The other form of guidance he calls personal guidance. This is a whole lot trickier. Here are his own words:
But there is also personal guidance. Here too we wish to bring events to proceed in a certain way, but now we are dealing with people. They have a mind with which to consider matters on their own and a will concerning what is to be done. The ideal then for personal guidance is to bring things to the desired outcome, but at the same time to allow the mind being guided its fullest scope and the will its uncoerced initiative.
Thus the outcome is really also the work of the individual being guided, not merely of the one who is guiding. The individual's uniqueness counts before God and must not be overridden. It remains the individual's life after all since we have guided only through her or his own understanding, deliberation and decisions.
For this purpose we must communicate with the one who is to be guided. This is the only means by which we can have an impact on the individual and yet leave him or her the mental and spiritual space to retain integrity as a free personality, to live as our friend and to govern his or her own life.
Have you ever felt like machine - people trying to steer you like a car and you were supposed to respond without thinking? You don't feel respected or valued, do you? On the other hand, have you ever treated people like a machine? Sometimes we steer people like a car, because it seems a lot easier, and you believe you know what is the best outcome. As parents, bosses, or other people in authority, we might long for mechanical guidance, because we know what is best ( a parent knows much more than a toddler). Yet, somehow there is tension even then, for the child, our employee, or whoever. All people have a will, though they might have problems expressing it or though it may be seriously misguided.
Personal guidance is so messy. The person who is doing the guiding must understand where the guided is mentally in order to take them to the next step. The "guider" must also communicate well with the "guided" in order for the "guided" to understand the next step and to be motivated to take the next step. The "guider" must be extremely patient throughout this process, for the "guided" might not understand the next step nor desire it.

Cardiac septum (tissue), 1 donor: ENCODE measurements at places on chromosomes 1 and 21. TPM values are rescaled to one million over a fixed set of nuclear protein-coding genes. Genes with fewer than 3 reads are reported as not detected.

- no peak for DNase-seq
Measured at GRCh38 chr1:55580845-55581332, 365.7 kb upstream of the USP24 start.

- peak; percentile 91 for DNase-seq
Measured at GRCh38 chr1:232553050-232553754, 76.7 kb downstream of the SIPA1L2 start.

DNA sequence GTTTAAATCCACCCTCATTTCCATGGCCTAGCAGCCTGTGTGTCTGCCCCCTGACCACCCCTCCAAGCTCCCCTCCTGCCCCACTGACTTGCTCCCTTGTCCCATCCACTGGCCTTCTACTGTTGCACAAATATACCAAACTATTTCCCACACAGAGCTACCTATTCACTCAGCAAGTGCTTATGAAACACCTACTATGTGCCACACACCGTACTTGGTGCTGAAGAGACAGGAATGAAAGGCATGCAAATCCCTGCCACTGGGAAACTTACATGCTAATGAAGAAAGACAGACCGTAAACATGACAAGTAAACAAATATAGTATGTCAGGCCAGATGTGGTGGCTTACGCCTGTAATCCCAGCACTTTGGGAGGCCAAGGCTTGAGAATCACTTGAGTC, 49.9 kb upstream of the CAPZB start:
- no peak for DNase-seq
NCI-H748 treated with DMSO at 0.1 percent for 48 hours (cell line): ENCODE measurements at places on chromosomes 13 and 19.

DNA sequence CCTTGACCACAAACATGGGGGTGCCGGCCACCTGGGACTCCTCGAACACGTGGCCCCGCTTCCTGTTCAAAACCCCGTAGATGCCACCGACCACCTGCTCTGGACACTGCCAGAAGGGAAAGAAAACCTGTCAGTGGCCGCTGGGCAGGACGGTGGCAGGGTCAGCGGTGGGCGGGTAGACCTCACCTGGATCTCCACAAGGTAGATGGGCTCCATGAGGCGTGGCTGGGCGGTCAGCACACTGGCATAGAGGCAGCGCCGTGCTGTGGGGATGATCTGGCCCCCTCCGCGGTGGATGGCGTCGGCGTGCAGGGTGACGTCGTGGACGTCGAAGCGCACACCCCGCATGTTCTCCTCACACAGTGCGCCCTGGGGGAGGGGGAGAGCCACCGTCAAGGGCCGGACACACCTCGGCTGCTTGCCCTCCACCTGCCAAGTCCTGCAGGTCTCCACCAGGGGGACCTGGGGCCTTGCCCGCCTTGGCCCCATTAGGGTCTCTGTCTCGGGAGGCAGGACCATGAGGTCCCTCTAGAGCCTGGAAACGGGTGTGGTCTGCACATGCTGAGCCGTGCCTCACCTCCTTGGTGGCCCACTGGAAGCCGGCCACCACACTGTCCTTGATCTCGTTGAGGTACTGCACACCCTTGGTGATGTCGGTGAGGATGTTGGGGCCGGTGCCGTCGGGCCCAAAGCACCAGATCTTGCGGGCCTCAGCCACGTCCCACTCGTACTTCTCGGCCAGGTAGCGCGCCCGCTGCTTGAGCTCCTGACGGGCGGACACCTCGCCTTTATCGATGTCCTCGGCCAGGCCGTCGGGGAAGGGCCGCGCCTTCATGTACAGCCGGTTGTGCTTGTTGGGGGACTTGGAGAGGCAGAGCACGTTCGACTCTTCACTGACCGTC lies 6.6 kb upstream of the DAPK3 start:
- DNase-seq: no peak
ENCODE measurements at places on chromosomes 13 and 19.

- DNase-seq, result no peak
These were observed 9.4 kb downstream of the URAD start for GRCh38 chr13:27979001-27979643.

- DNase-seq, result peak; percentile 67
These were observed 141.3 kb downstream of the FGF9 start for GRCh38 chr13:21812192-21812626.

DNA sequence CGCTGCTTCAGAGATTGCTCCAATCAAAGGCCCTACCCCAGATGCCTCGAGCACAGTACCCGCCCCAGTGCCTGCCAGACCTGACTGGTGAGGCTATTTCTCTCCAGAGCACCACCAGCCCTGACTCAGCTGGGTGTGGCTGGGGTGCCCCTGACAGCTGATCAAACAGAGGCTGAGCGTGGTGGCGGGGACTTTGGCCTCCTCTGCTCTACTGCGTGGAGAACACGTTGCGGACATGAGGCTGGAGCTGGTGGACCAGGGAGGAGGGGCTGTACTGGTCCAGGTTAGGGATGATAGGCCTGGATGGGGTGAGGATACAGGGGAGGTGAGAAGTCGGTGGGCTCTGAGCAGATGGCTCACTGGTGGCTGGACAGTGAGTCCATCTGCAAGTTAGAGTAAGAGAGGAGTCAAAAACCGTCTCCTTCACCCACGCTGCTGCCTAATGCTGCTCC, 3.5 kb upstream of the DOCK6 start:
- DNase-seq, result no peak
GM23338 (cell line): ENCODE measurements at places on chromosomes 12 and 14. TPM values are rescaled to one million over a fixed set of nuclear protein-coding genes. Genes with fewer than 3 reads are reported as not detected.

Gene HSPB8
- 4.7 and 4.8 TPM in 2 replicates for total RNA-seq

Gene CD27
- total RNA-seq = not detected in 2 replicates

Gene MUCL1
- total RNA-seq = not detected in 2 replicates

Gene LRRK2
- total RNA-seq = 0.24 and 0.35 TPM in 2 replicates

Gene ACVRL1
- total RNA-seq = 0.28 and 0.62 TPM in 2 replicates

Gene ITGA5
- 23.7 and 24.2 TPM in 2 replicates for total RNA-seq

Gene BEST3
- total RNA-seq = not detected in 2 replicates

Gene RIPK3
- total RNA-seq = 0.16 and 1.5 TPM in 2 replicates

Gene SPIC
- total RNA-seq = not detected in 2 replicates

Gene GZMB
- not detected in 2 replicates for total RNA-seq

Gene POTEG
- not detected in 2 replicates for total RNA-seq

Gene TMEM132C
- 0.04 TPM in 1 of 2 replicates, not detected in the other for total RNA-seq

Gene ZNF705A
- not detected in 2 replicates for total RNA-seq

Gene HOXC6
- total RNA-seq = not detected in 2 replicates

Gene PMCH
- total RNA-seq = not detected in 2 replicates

Personal guidance can be easy at times. If you (the guide) invited me (the guided) out to ice cream, I would immediately hop into your car and join you. But as I said, it can be messy. If you (the guide) invited me (the guided) to go bar hopping or to vote for John Boehner as president, your guidance would be resisted, and trying to get me to do those things would extremely draining on your part.
Let me close with this thought. God desires a personal relationship with us. He does not seek to guide us mechanically but personally. We often resist what he desires, even though he desires our best. Yet, he gently and patiently keeps inviting us to follow his plan. He communicates with us through different methods the direction he desires us to go. He doesn't force us. He doesn't control us. He invites us. He is the ultimate guidance counselor.